Let's be honest – any Shutterstock contributor review worth its salt needs to get talking about earnings. After all, that is why we are in this business, to make some money from what we love creating.
Shutterstock's slice of the pie has shrunk for me in recent years. At one time, they made about 60-70% of my stock income. Now they represent about 30-40% of my monthly income. I'm not sad about that. I'd rather have other agencies doing well too. Less reliance on one single agency is always a good thing.
That said, this agency is still a consistent earner with a proven track record of decent dealings with their contributors.
Yet they did change their Enhanced License payout from a fixed $28 royalty per sale to a percentage based scale. This effectively means a pay cut for contributors from January 2016 onward. Although it is not a welcome move for sellers, it does fit in their existing royalty tier structure. Custom Image (or SOD) sales are paid on the same percentage scale – 20%, 25%, 28% & 30% for the top tier.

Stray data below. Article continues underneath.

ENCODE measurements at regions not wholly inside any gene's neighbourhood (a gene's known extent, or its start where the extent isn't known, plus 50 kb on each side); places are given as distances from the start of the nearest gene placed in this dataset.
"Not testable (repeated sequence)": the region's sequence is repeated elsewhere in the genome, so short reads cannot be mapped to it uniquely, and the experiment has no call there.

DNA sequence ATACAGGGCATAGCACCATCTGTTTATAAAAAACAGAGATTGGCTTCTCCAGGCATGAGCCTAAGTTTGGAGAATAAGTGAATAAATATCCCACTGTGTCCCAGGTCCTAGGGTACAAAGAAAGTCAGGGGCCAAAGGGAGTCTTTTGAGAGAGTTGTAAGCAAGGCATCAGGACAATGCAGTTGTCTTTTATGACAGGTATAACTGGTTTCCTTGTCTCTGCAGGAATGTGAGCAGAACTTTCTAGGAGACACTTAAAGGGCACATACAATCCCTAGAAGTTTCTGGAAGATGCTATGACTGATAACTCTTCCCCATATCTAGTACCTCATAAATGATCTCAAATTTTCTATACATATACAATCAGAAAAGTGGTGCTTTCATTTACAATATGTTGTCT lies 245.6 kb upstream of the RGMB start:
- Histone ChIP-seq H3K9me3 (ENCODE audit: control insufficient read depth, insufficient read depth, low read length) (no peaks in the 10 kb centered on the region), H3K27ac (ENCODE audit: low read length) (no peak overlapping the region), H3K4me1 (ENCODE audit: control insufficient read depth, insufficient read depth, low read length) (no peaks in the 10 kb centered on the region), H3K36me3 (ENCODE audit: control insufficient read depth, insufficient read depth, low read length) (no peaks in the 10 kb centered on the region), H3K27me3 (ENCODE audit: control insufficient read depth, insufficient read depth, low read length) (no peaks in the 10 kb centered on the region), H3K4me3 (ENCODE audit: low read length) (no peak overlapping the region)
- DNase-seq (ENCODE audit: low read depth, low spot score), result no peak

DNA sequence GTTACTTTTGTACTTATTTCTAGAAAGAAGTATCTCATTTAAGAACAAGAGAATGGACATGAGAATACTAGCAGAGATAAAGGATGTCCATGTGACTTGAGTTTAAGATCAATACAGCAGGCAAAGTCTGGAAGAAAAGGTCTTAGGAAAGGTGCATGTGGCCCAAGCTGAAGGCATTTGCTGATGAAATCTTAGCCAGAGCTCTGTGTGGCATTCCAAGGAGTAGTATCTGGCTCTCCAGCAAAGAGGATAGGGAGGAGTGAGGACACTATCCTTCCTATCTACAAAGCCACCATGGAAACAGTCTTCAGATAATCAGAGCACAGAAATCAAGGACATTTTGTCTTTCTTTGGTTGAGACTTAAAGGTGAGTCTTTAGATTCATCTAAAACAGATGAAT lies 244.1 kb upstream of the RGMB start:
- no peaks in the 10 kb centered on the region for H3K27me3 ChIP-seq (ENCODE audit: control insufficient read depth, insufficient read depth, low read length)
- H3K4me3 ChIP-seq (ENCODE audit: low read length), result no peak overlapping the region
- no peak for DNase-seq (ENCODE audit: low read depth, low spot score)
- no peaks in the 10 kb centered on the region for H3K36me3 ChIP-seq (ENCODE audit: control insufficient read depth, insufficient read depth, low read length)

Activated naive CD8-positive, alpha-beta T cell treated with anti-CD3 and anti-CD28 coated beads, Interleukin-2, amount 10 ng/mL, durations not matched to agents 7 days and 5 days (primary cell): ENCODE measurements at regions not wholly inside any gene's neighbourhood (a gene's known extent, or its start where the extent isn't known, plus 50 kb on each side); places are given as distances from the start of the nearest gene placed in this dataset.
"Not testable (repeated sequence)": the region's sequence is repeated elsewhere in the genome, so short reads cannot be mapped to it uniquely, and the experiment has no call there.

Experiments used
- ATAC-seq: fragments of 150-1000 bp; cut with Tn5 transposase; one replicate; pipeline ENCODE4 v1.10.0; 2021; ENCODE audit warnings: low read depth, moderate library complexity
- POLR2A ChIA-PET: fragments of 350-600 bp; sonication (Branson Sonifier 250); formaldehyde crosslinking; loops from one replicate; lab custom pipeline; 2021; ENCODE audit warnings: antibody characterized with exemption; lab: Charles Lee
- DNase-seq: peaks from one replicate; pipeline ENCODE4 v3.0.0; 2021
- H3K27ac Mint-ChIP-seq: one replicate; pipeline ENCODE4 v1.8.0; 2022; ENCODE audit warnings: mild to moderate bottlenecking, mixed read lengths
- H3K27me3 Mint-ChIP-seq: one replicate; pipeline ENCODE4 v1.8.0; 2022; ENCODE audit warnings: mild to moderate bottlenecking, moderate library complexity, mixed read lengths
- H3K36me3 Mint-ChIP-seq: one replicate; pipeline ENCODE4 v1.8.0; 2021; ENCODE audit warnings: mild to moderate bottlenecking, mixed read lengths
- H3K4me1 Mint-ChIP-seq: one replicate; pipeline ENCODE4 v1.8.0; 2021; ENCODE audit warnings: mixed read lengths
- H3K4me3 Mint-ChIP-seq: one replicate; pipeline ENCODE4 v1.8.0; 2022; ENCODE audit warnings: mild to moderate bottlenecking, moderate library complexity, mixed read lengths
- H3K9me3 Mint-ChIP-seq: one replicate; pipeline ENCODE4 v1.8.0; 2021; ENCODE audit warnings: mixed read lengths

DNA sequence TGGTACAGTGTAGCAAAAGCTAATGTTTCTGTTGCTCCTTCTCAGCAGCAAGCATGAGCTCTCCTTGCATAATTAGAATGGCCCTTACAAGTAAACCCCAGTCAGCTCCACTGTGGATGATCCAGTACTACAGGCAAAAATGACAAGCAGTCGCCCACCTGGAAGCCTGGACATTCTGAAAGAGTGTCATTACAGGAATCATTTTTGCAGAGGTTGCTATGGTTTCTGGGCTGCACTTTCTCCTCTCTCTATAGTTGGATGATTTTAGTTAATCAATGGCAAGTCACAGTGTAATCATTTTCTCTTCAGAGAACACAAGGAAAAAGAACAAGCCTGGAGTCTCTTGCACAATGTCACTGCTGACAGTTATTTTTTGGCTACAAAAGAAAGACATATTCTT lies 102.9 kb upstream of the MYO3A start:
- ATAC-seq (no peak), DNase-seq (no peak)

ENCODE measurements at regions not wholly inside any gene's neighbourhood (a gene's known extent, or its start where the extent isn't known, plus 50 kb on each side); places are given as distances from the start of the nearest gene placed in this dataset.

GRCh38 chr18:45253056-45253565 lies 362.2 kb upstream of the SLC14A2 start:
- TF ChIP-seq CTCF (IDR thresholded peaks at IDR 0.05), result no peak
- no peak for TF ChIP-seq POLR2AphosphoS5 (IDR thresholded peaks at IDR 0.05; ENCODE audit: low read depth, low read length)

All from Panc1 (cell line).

Despite the library growing at a huge rate, contributors still report good earnings. Whatever Shutterstock are doing behind the scenes is working. They keep the client base growing and the contributor income (for many, at least) growing as well. Or at least, keeping steady for long-time contributors.
They also have become a major player for stock footage sales, competing with the popular Pond5. Their pricing for video footage is very good and their sales are steadily growing in this media format. For me they would represent the second highest earner for video, behind Pond5.
While they do sell audio, this isn't open to the general contributor. They make private arrangements with select contributors. They also focus on music more than other audio types like sound effects. Whether this will change in the long run is anyones guess.